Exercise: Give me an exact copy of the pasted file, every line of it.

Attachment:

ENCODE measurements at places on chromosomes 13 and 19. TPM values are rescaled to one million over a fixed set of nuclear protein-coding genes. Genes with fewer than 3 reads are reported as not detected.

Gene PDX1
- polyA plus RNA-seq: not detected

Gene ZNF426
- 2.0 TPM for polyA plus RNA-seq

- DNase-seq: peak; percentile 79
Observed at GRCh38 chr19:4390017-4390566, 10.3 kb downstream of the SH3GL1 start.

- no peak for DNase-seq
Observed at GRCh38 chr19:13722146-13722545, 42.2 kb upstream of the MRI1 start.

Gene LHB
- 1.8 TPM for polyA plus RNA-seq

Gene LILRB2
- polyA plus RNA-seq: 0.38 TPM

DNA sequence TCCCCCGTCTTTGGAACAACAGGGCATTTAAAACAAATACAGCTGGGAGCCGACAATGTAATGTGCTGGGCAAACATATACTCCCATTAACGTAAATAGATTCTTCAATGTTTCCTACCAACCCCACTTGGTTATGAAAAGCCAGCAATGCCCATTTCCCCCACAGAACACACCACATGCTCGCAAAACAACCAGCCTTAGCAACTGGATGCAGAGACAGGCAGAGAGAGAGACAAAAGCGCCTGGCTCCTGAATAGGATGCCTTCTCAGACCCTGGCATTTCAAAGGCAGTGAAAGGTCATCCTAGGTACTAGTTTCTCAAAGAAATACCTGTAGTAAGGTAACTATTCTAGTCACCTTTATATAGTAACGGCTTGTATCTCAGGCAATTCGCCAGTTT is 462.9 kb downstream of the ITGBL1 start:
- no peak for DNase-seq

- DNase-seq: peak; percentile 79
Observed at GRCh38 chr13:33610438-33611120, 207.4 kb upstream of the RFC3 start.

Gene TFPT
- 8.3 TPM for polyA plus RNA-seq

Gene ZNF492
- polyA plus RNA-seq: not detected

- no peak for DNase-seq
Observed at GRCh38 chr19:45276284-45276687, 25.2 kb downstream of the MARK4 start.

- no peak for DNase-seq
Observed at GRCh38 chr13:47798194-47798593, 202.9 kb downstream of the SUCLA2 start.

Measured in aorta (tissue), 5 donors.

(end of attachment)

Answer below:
ENCODE measurements at places on chromosomes 13 and 19. TPM values are rescaled to one million over a fixed set of nuclear protein-coding genes. Genes with fewer than 3 reads are reported as not detected.

Gene PDX1
- polyA plus RNA-seq: not detected

Gene ZNF426
- 2.0 TPM for polyA plus RNA-seq

- DNase-seq: peak; percentile 79
Observed at GRCh38 chr19:4390017-4390566, 10.3 kb downstream of the SH3GL1 start.

- no peak for DNase-seq
Observed at GRCh38 chr19:13722146-13722545, 42.2 kb upstream of the MRI1 start.

Gene LHB
- 1.8 TPM for polyA plus RNA-seq

Gene LILRB2
- polyA plus RNA-seq: 0.38 TPM

DNA sequence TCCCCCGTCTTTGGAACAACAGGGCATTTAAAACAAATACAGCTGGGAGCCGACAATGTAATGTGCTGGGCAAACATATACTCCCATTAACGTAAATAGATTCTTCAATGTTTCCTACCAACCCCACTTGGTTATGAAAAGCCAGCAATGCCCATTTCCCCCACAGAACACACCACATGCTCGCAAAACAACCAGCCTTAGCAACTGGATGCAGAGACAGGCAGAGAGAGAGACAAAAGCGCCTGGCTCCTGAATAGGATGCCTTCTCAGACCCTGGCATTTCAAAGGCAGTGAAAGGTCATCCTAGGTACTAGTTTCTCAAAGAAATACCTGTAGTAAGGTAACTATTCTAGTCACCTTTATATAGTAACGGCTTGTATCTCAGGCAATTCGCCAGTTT is 462.9 kb downstream of the ITGBL1 start:
- no peak for DNase-seq

- DNase-seq: peak; percentile 79
Observed at GRCh38 chr13:33610438-33611120, 207.4 kb upstream of the RFC3 start.

Gene TFPT
- 8.3 TPM for polyA plus RNA-seq

Gene ZNF492
- polyA plus RNA-seq: not detected

- no peak for DNase-seq
Observed at GRCh38 chr19:45276284-45276687, 25.2 kb downstream of the MARK4 start.

- no peak for DNase-seq
Observed at GRCh38 chr13:47798194-47798593, 202.9 kb downstream of the SUCLA2 start.

Measured in aorta (tissue), 5 donors.